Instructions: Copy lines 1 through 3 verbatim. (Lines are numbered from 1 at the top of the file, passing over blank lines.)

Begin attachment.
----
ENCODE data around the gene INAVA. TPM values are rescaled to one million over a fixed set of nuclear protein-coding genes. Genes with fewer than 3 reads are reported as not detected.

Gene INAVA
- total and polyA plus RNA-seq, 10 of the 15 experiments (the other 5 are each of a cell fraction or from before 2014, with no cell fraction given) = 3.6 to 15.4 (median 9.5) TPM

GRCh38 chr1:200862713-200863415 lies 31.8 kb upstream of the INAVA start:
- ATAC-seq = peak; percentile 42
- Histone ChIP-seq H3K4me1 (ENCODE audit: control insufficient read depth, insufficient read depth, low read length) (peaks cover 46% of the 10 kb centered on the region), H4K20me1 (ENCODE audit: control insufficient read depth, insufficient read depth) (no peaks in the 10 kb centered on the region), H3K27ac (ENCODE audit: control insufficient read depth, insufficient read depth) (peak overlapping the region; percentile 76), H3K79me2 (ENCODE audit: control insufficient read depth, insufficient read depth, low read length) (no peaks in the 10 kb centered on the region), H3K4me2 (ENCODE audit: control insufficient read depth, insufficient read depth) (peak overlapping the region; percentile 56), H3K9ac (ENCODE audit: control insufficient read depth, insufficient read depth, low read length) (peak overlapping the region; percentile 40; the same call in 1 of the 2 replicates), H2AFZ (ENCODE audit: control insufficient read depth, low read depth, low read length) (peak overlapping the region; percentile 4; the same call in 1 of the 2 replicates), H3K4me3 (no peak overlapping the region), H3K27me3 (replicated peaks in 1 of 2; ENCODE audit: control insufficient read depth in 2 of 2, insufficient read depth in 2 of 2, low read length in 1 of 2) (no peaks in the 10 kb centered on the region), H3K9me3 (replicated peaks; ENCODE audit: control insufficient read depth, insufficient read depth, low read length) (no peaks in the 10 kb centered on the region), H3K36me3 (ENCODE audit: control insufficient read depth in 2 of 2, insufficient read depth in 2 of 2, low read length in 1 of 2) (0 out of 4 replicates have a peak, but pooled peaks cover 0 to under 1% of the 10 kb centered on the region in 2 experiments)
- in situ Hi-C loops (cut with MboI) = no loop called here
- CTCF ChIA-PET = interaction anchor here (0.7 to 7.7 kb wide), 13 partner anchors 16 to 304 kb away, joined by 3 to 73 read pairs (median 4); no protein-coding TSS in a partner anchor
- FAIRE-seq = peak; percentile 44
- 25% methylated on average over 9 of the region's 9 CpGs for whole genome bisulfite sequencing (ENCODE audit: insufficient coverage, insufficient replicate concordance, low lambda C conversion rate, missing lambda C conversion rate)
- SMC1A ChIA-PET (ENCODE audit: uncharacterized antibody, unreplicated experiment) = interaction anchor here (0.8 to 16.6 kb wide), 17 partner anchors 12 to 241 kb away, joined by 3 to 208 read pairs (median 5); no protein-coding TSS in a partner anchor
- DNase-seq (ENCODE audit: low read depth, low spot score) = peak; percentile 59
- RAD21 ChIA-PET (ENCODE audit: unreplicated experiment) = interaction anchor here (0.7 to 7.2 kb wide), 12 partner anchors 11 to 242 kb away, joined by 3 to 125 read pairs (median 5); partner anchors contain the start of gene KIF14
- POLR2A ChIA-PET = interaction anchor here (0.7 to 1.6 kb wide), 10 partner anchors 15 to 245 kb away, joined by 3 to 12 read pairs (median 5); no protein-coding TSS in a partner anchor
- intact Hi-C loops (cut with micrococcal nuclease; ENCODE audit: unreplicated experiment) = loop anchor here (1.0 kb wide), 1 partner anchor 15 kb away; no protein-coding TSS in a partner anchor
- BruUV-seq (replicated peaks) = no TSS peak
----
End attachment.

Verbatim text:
ENCODE data around the gene INAVA. TPM values are rescaled to one million over a fixed set of nuclear protein-coding genes. Genes with fewer than 3 reads are reported as not detected.

Gene INAVA
- total and polyA plus RNA-seq, 10 of the 15 experiments (the other 5 are each of a cell fraction or from before 2014, with no cell fraction given) = 3.6 to 15.4 (median 9.5) TPM